By the climate of a
district is meant its average weather. This is largely determined by
its temperature and its rainfall, and very much depends on its
altitude and its distance from, or proximity to, the sea. No British
county is large enough to have a distinctive climate of its own:
each shares in that of the geographical region to which it belongs.
The following table,
compiled from the late Dr Buchan’s papers, shows the mean
temperature over forty years ending 1895 of several stations in
Forfarshire; and, when allowance has been made for local conditions,
it illustrates how uniformly temperature varies with altitude.
The monthly details
contained in the same papers prove that in Forfarshire July (570 F.)
is the warmest, and January (37° F.) the coldest month, while the
mean annual temperature is 46° F. They indicate also the marked
differences of temperature at various periods of the year ; for
example, after the equinoxes, or between May and June. Dundee is
here chosen—it is typical of the others—and the monthly mean over
the same forty years is given in degrees Fahrenheit.
The cultivation of a
country does a great deal to modify its climate. The draining of
bogland and the destruction of forest have made Forfarshire a much
drier region. On the other hand, sheltering plantations have been
fostered, which protect the land from the biting east winds so
common in the spring and early summer months. Fogs and hoar frosts
are not infrequent, and the latter do considerable damage to the
root crops. Most of the lowland part of Forfarshire has a southern
slope, a circumstance that contributes to the geniality of its
The most recent
rainfall map, published by the Scottish Meteorological Society in
1911, is here reproduced. It embodies investigations that have been
made at 129 stations throughout the country during the forty years
from 1871 to 1910, and at a very much larger number of stations for
shorter periods within that time.
The isohyets, or
lines separating districts that have approximately equal rainfall,
divide Scotland into parts variously shaded according as their mean
annual rainfall increases from 25 to over 100 inches. Study of the
map shows that on the whole the rainfall of Forfarshire ranges from
30 to 35 inches per annum, and that this average is greatly exceeded
as one proceeds westwards.
A few statistics
regarding the rainfall of Forfarshire, more minute than can be shown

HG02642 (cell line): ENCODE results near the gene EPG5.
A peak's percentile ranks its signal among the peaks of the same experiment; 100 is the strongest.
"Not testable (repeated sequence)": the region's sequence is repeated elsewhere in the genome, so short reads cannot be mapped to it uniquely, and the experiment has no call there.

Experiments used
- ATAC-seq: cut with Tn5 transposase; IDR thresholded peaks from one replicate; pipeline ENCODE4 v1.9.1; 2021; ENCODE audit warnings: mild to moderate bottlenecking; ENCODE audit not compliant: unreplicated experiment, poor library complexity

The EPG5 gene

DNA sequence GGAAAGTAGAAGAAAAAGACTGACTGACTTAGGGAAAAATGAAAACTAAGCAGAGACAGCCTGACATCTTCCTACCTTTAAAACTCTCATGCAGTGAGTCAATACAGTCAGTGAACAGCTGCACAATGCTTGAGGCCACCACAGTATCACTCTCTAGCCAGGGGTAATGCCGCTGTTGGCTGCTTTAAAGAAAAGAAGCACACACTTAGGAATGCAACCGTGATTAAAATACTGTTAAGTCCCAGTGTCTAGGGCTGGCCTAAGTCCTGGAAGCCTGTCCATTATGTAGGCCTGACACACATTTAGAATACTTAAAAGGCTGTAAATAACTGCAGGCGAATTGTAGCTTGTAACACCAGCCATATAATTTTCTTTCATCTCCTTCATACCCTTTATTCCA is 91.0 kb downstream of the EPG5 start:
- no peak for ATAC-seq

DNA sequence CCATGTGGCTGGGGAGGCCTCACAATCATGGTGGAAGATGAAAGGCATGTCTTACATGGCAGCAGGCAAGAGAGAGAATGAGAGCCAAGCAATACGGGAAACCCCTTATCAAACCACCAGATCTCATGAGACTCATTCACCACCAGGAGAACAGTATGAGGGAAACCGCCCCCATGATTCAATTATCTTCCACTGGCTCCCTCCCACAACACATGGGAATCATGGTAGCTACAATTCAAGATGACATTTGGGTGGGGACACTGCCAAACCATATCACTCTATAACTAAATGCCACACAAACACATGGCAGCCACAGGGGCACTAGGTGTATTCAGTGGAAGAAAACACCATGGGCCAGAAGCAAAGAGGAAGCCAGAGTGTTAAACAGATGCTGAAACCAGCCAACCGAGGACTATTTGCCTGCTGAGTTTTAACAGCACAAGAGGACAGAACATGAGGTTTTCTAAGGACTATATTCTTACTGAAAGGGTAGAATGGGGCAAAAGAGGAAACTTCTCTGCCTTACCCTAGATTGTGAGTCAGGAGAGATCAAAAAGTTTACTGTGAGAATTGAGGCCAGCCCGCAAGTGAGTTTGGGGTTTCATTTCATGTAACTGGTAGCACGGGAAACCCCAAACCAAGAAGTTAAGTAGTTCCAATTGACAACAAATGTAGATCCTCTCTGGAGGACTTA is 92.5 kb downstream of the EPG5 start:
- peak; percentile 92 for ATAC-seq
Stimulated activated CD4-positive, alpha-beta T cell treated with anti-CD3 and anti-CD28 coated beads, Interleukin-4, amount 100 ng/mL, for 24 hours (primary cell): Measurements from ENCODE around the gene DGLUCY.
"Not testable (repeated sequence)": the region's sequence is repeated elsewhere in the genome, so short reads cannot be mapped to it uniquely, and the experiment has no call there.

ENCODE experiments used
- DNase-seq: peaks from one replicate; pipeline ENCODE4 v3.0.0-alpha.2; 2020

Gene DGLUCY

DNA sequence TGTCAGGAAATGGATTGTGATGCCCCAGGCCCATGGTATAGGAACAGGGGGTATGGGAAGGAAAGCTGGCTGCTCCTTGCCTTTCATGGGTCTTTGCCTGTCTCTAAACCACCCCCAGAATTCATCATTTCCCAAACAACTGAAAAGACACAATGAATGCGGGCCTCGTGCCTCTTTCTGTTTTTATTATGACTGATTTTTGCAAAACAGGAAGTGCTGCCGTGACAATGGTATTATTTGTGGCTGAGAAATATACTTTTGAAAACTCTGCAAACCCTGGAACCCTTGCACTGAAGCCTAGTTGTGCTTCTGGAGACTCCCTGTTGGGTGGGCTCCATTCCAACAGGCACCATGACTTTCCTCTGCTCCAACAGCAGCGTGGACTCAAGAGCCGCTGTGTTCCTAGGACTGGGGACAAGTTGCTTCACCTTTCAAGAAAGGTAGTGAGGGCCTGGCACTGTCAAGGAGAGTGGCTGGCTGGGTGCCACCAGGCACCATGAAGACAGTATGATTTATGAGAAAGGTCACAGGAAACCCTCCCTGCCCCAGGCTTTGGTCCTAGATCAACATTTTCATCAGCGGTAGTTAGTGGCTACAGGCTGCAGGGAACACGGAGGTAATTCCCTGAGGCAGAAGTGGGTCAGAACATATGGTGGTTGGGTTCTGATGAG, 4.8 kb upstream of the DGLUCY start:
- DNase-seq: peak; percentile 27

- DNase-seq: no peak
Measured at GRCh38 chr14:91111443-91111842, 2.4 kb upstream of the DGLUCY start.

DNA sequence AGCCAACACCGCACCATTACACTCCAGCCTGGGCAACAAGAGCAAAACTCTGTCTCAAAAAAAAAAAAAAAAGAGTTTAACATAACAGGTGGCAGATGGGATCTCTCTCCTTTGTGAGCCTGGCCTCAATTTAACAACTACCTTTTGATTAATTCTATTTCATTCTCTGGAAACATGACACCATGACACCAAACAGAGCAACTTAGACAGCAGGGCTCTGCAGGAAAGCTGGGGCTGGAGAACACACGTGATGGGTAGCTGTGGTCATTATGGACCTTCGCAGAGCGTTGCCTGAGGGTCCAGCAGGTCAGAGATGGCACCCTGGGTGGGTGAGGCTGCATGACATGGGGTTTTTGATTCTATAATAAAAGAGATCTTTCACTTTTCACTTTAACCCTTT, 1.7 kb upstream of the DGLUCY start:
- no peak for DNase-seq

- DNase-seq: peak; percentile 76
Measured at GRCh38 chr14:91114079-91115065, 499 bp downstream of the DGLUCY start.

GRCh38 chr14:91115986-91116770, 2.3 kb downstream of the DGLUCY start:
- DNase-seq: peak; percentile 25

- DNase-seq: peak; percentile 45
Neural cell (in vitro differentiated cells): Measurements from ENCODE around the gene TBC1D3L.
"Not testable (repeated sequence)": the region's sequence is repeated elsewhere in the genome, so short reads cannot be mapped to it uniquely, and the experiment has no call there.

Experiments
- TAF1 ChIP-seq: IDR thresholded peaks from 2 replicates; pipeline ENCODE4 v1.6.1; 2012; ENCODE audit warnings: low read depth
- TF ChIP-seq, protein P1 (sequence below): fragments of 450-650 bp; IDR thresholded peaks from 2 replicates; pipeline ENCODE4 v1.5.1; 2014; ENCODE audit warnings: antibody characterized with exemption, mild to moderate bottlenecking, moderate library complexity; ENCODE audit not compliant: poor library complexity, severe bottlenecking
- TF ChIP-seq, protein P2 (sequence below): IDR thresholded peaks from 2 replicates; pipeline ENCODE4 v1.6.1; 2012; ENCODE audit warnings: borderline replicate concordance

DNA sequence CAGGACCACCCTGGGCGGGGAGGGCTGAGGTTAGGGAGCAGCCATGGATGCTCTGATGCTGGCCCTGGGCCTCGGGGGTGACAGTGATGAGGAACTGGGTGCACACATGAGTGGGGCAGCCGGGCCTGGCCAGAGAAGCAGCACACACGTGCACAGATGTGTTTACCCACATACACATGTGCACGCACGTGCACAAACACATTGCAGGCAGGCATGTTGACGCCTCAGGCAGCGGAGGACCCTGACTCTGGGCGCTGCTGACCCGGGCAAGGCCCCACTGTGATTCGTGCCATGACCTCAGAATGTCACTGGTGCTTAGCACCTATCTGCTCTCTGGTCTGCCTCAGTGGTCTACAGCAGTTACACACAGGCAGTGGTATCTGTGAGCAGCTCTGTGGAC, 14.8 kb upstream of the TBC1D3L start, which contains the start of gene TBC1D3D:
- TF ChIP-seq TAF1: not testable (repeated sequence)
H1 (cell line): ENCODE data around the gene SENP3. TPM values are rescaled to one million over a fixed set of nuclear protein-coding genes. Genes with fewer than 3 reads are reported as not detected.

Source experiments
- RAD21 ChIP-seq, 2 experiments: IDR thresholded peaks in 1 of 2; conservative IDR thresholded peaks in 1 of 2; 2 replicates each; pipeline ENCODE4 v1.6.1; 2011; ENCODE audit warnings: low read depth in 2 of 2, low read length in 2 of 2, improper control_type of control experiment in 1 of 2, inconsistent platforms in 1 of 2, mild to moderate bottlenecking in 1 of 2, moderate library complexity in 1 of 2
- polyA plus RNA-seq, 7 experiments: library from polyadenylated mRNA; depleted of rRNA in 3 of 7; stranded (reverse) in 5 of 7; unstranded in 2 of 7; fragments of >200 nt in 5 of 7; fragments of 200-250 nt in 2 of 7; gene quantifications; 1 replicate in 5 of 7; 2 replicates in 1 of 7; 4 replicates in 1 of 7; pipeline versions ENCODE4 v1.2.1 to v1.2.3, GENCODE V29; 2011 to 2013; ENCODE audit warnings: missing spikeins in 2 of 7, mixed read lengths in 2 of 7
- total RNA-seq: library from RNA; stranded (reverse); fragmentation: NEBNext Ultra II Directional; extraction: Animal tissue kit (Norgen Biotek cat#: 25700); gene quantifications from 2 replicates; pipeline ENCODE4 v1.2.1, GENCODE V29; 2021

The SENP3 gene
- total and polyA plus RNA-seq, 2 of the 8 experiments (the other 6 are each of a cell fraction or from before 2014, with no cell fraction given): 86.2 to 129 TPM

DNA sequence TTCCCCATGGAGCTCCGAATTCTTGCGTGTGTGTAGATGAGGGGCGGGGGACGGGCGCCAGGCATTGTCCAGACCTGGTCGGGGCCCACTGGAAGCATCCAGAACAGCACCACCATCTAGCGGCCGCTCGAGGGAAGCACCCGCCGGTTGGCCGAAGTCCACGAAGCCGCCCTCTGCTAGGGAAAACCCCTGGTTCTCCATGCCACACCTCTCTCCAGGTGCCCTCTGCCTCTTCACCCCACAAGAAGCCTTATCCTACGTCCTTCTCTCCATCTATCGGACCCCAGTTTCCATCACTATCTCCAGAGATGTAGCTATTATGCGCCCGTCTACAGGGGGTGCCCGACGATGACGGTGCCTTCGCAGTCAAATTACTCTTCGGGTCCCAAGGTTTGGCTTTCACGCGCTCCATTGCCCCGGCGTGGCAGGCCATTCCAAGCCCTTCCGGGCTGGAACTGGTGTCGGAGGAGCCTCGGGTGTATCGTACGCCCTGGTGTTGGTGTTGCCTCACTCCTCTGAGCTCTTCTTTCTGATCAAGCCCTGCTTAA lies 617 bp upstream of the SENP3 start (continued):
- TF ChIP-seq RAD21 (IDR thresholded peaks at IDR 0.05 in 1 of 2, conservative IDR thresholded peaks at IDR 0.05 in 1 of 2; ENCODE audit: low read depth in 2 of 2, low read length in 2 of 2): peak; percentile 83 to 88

on a general map of the country, may here be given.
From this table it appears that the
average rainfall in Forfarshire is 30*29 inches, the highest mean
being 43*17 and the lowest 23‘39- Between 1891 and 1900 the greatest
average rainfall for Scotland was recorded at the Ben Nevis
Observatory, viz. i68-98. From 1871 to 1880 the lowest average was
at Cromarty, viz. 23*18. Maximum and minrmum quantities for any
given year are also interesting. The maximum record for any year
since 1871 is 240' 13 at Ben Nevis Observatory (1898); and the
minimum 14^72 at Pentland Skerries Lighthouse (1895). The
corresponding figures for Forfarshire are: maximum, 54-15 at
Craigton Water Works (1872); minimum, 15^51 (1887) at Montrose
Lighthouse. The year 1911, which the man in the street may have
thought to be abnormally dry, the more exact meteorologist has
pronounced to be very ordinary -n respect of rainfall. But in that
case the rain must have been most unevenly distributed, for in that
year the Dundee district—i.e. southern Forfarshire and the adjacent
parts of Fife— received the smallest quantity of rain in the United
Kingdom, viz. i7'o8 inches. The general conclusion then is that our
county is one of the least rainy parts of Scotland.
The great storm of
December 1879 that wrecked the first Tay Bridge gave Dundee an
unenviable notoriety, and though almost equally violent winds have
since occurred their effects have fortunately been less disastrous.
Wind records kept at Dundee for the decade ending in 1910 show that
the prevailing wind is from the southwest, the same quarter as sent
us these tremendous visitants. Twenty-eight per cent, of the
registered winds have come from that direction; 19 per cent, from
the south-east ; 15 from the north-west; 14 from the west; and 13
from the north-east, one of the most biting experienced; while only
1'9 per cent, blow from the north and 1‘2 from the south. South-easters
predominate in April, May, and June; when it frequently happens that
a warm day with westerly breezes is succeeded towards evening by a
cold blast that rolls up dense, chilly fogs—“the east haar ”—which
envelop the eastern and southern parts of the county and penetrate
to its mountain boundary. For the remaining nine months the
southwest breezes attain the highest records.
The sun is above the
horizon in Britain for about 44OO hours in a year, and of this
possible number of hours of sunshine Forfarshire has enjoyed for the
last ten years an average of 1374^ or more than 31 per cent., which
if distributed equally over the year would allow 3§ hours to each
day. The highest record is 1480 in 1905 and the lowest 1236 in 1902.
Monthly averages range from 184'1 hours in June to 40'6 in December.
May, June, and July are the brightest months; and November,
December, and January the dreariest—a matter of common observation
which scientific research corroborates.